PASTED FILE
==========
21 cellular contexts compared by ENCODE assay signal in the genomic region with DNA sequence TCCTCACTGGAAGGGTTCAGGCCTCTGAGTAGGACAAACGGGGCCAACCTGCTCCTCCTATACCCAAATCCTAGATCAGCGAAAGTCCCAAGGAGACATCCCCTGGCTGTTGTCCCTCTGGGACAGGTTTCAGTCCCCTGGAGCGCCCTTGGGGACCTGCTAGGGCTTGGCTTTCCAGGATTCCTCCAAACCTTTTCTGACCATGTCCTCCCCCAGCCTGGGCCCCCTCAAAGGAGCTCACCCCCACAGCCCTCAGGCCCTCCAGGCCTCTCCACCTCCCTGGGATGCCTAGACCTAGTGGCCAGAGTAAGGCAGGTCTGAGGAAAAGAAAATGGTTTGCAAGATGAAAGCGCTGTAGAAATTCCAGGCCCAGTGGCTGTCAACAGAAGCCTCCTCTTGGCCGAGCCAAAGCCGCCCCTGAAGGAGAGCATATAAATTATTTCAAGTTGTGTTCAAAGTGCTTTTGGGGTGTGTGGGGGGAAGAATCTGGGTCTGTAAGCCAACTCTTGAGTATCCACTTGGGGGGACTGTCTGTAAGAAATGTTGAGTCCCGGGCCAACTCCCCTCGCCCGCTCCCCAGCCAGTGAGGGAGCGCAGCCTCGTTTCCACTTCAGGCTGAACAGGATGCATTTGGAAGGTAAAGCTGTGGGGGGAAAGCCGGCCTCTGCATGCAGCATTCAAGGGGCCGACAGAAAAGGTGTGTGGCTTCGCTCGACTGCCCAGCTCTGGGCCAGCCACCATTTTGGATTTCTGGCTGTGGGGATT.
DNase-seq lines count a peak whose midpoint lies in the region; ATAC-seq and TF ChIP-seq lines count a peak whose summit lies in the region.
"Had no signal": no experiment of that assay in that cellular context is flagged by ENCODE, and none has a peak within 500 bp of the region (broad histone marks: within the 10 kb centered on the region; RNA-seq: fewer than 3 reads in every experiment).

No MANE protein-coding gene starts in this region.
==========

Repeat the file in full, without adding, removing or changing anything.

21 cellular contexts compared by ENCODE assay signal in the genomic region with DNA sequence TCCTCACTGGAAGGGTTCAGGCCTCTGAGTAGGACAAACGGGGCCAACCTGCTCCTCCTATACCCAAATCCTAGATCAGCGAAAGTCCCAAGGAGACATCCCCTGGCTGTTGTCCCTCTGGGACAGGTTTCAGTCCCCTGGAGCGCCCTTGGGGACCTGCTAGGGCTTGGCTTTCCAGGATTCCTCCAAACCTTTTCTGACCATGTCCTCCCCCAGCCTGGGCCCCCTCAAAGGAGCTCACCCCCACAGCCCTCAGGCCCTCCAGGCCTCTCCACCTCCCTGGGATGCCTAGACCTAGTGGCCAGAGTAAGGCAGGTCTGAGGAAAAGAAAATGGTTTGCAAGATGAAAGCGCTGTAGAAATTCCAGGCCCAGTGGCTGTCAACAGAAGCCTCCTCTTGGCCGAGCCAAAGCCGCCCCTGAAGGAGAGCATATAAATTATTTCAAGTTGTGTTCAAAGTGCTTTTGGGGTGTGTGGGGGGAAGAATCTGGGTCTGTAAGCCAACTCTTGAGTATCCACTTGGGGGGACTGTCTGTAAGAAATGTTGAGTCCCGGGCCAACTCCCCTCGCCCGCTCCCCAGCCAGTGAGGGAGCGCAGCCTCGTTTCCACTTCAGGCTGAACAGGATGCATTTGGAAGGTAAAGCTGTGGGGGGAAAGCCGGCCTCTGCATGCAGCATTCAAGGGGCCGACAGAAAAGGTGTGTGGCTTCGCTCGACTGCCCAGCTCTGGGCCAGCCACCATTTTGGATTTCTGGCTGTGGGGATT.
DNase-seq lines count a peak whose midpoint lies in the region; ATAC-seq and TF ChIP-seq lines count a peak whose summit lies in the region.
"Had no signal": no experiment of that assay in that cellular context is flagged by ENCODE, and none has a peak within 500 bp of the region (broad histone marks: within the 10 kb centered on the region; RNA-seq: fewer than 3 reads in every experiment).

No MANE protein-coding gene starts in this region.